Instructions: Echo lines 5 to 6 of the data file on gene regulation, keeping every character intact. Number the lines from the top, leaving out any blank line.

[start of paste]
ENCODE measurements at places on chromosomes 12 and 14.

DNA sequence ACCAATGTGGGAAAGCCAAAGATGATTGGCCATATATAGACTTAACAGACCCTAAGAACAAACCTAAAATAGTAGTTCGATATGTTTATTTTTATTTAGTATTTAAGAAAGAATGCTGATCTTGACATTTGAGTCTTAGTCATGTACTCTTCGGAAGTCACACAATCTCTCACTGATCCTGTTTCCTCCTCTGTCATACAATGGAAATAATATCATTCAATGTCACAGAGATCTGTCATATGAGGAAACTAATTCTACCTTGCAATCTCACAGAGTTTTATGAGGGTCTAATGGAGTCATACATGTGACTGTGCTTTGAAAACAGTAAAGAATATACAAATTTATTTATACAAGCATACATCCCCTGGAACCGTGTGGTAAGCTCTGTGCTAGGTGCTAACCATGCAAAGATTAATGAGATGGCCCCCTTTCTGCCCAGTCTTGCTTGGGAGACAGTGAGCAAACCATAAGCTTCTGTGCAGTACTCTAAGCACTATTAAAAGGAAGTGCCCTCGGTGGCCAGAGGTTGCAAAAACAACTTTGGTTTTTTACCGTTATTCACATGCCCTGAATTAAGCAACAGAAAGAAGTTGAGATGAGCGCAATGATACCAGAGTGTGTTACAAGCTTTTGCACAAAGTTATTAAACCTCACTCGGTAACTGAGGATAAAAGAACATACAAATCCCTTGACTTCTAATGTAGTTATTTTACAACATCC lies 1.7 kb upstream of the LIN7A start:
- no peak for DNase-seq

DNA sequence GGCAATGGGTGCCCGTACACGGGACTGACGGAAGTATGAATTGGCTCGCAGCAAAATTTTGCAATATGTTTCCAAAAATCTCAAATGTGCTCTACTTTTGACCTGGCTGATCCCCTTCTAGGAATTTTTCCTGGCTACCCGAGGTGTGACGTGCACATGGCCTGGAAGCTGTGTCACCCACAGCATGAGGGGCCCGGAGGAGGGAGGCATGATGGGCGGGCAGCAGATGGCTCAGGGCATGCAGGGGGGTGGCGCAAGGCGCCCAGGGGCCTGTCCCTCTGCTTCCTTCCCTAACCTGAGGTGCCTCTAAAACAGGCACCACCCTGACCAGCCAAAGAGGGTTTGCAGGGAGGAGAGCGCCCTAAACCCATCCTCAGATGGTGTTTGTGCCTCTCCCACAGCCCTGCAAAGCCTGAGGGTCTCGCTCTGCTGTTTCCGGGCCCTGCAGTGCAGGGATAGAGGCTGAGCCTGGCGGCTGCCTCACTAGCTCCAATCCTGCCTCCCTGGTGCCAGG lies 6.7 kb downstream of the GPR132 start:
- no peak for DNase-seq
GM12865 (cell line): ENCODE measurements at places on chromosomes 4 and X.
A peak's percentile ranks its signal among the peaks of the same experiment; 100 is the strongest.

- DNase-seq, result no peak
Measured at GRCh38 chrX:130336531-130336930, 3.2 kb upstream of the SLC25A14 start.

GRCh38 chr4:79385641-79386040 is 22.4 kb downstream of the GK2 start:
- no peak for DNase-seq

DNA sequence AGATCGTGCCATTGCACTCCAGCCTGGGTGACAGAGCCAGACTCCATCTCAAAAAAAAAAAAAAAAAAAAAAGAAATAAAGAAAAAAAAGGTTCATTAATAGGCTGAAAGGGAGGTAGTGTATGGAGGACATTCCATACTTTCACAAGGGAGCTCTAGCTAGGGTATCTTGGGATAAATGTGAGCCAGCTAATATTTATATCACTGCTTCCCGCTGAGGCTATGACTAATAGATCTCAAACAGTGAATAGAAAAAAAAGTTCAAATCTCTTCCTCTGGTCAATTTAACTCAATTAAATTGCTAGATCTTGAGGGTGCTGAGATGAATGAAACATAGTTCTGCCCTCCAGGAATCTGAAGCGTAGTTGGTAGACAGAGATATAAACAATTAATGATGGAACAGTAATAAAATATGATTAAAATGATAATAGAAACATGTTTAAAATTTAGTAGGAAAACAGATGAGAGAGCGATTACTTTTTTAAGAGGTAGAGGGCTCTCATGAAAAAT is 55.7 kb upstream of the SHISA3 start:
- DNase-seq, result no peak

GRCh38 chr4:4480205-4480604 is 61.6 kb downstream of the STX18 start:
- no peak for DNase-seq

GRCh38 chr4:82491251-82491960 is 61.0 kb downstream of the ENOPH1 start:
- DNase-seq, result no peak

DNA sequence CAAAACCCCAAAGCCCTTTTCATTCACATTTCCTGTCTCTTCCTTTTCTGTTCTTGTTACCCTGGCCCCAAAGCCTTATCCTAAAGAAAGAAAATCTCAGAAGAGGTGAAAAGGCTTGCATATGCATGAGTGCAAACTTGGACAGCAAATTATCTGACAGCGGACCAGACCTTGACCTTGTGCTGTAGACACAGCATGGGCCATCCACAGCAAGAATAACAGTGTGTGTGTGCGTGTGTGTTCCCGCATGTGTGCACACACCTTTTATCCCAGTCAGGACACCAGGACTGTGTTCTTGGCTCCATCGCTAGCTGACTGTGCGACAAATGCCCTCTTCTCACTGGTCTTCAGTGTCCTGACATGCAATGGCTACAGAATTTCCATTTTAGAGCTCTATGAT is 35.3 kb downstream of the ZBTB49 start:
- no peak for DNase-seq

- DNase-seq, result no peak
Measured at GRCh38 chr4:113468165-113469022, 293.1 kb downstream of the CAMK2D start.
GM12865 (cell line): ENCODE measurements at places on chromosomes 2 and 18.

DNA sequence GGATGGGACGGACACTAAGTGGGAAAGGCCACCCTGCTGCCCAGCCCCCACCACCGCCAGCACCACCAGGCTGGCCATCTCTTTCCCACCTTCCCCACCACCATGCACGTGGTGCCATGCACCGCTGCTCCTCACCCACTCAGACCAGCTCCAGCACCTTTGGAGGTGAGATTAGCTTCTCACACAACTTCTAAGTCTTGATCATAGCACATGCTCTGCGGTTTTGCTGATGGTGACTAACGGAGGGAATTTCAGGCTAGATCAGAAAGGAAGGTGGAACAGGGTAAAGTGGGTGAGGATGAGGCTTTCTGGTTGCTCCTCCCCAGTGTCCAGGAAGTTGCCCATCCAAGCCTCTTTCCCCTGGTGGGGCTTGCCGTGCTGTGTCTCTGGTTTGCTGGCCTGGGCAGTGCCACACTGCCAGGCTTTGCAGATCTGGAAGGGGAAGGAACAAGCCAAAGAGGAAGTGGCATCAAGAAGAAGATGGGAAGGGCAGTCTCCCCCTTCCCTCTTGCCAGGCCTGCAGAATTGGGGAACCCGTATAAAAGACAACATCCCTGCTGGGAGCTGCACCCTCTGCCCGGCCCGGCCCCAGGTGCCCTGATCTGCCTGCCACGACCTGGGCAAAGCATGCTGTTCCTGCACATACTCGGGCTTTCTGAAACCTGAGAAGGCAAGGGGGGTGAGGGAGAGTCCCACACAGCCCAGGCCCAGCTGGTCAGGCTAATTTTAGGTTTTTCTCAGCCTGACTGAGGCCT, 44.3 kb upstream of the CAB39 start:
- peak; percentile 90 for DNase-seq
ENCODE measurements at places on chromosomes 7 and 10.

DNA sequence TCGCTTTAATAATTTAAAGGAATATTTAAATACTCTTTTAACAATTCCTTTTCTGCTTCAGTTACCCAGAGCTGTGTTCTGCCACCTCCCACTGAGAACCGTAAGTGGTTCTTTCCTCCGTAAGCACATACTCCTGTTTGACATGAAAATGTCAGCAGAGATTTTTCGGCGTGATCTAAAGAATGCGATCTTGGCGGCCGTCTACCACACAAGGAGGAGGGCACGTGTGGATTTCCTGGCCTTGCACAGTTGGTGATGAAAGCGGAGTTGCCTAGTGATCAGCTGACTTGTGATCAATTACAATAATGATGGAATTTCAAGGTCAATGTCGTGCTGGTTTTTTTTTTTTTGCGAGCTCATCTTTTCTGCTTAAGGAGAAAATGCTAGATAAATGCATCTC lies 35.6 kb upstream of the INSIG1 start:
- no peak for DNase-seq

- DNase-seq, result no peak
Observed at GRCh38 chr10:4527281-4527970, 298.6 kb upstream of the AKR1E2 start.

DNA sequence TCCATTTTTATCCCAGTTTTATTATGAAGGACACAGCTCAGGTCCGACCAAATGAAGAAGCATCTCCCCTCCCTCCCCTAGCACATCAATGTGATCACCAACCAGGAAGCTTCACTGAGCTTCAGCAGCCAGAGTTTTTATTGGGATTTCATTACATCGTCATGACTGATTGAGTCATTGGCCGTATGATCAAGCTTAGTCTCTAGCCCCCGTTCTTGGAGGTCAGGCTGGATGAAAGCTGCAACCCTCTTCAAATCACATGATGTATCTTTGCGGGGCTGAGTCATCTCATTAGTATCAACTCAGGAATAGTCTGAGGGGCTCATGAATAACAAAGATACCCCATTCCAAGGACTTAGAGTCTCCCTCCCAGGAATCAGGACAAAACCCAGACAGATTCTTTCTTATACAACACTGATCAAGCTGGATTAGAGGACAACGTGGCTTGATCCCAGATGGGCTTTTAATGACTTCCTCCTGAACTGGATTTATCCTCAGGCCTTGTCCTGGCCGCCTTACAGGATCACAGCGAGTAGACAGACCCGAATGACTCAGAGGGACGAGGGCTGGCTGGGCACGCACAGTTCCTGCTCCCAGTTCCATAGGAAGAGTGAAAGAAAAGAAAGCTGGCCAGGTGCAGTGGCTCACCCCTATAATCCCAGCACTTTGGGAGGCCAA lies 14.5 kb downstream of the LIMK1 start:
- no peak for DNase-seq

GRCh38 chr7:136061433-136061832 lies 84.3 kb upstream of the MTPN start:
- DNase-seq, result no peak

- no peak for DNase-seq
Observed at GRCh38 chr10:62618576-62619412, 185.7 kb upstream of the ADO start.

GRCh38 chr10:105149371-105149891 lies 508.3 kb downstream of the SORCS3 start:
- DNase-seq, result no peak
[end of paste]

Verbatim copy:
- no peak for DNase-seq
GM12865 (cell line): ENCODE measurements at places on chromosomes 4 and X.